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Last modified: April 14, 2010
XML Daily Newslink. Wednesday, 14 April 2010

A Cover Pages Publication
Provided by OASIS and Sponsor Members
Edited by Robin Cover

This issue of XML Daily Newslink is sponsored by:
Microsoft Corporation

OASIS Public Review: SAML V2.0 Identity Assurance Profiles Version 1.0
Bob Morgan, Paul Madsen, Scott Cantor (eds), OASIS Public Review Draft

Members of the OASIS Security Services (SAML) Technical Committee have published an approved 'Committee Draft 01' version of SAML V2.0 Identity Assurance Profiles Version 1.0 for public review through June 13, 2010. The document "specifies methods of representing assurance information as used in two aspects of SAML. It profiles the use of SAML's Authentication Context mechanisms to express per-authentication assurance information via authentication requests and assertions. Level-of-Assurance (LOA) definitions in Identity Assurance Frameworks are expressed as a set of authentication context classes. The document also specifies a means for representing assurance certification status of entities in SAML metadata.

The document Expressing Identity Assurance in SAML 2.0 provides standard means for parties using SAML to exchange information regarding identity assurance. It defines, as a profile of the SAML Authentication Context specification, a restricted version of the AuthnContext schema for representing assurance indicators (sometimes called levels of assurance) defined by external documentation of any given assurance framework. In addition, it defines a SAML attribute profile that may be used to represent the certification status of an issuer of authentication statements (i.e., an Identity Provider) regarding its conformance with the requirements of an identity assurance framework.

Background: "Many organizations using federated service access have found it useful to define or adopt identity assurance frameworks, such as 'Liberty Identity Assurance Framework 1.0'. Such frameworks offer a model for categorizing the large number of possible combinations of registration processes, security mechanisms, and authentication methods that underlie authentication processes into a smaller, more manageable set. The term 'levels of assurance' (LOA) is often used to refer to this concept, or a particular such set ('assurance profiles' is also used). Different combinations of processes and technology are rated according to the quality of assurance they can provide. Typically, a framework defines 3-5 levels or profiles, ranging from low to high assurance. Relying parties then decide which LOA is required to access specific protected resources, based on an assessment of the risk associated with those resources — high risk requires high assurance, for example — and work with identity providers to ensure that the requirements of that level are met.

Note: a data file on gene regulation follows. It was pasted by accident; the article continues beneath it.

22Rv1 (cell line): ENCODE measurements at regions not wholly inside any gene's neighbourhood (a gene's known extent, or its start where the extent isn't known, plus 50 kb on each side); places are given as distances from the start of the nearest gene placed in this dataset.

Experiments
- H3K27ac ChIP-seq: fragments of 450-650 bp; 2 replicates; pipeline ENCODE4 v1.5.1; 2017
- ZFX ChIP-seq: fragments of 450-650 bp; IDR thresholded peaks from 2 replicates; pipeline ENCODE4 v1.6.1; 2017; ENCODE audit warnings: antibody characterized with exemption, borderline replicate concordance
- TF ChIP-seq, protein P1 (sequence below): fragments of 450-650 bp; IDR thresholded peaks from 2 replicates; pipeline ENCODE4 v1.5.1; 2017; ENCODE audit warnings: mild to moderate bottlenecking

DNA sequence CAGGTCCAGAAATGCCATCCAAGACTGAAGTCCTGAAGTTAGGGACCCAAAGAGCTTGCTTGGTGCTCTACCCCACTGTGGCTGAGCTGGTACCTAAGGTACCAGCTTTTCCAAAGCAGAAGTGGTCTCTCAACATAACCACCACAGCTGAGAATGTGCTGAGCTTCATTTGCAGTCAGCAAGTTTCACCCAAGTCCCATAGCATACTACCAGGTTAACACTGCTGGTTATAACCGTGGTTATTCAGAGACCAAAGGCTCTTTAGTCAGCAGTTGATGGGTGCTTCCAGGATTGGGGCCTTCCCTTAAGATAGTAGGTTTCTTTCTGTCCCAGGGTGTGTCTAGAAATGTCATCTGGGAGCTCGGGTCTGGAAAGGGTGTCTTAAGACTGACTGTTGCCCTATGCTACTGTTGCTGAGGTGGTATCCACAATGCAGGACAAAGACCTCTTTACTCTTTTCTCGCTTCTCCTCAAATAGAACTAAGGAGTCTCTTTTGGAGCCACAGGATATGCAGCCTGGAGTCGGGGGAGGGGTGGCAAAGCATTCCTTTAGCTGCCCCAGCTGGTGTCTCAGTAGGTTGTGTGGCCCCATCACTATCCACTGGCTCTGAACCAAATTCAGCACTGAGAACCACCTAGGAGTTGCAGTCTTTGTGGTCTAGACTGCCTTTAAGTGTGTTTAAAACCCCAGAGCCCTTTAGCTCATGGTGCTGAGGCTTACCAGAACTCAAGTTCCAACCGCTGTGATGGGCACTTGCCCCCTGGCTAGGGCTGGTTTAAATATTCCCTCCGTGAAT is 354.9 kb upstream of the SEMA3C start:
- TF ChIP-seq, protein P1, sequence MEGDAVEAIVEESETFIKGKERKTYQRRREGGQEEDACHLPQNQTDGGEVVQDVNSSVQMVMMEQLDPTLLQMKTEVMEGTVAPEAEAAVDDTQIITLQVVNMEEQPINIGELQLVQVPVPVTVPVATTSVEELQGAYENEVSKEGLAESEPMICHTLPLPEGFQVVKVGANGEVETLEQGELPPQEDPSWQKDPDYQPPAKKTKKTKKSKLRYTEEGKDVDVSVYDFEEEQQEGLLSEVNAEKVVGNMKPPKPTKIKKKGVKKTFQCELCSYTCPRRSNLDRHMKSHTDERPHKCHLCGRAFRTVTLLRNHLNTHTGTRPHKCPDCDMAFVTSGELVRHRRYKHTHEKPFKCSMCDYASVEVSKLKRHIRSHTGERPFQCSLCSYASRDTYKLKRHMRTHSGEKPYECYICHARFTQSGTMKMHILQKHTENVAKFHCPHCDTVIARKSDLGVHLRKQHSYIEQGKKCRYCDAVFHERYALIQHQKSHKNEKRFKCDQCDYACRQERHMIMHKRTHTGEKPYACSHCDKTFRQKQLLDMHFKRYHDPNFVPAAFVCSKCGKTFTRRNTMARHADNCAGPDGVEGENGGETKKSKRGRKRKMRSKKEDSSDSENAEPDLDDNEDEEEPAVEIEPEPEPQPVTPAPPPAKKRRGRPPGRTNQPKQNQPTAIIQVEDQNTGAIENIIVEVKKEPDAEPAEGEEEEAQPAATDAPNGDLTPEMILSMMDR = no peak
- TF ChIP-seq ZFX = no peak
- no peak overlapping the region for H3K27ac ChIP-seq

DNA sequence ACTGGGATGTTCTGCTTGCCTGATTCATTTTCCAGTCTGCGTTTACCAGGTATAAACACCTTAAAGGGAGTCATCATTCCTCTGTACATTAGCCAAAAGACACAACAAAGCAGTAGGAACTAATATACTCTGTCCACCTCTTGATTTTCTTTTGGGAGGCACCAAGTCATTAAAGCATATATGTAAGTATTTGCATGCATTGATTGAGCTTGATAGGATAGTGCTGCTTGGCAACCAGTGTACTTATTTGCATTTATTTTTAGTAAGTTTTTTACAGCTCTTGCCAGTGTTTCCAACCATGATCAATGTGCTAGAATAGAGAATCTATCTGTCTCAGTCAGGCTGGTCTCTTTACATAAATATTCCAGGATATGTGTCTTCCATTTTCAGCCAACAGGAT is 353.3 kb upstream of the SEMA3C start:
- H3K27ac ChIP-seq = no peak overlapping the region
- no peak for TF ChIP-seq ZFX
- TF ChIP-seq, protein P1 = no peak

Given this interest, it is useful for parties using SAML for federation to express in SAML authentication messages the LOA requested by a relying party, and the LOA that is applicable to an authentication response. The specification 'Authentication Context for the OASIS Security Assertion Markup Language (SAML) V2.0' defines a variety of options for representing the details of identity management processes and mechanisms. The LOA profile in this document is motivated by two related considerations: (1) The SAML authentication context scheme is comprehensive, but quite complex. Deployers find that this complexity is a barrier to designing authentication contexts that match their LOA requirements. (2) Representing the details of a LOA definition using the full expressiveness of the authentication context schema results in XML documents that must be passed in-band with authentication events and parsed by SAML implementations. In most cases, the processing requirements are not sustainable and interoperability issues have not been explored. The approach taken here simply represents each LOA in an assurance framework as a separate authentication context class. Each LOA class is characterized by a URI, and the body of the schema simply contains a reference to the external documentation that defines the LOA..."